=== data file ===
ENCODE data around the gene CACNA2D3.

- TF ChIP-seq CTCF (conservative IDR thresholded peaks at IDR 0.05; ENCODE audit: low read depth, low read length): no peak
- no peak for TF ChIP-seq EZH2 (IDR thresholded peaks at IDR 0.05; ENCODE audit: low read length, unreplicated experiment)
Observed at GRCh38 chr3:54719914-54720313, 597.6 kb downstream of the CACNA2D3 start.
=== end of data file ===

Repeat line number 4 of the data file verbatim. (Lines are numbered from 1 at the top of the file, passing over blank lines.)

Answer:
Observed at GRCh38 chr3:54719914-54720313, 597.6 kb downstream of the CACNA2D3 start.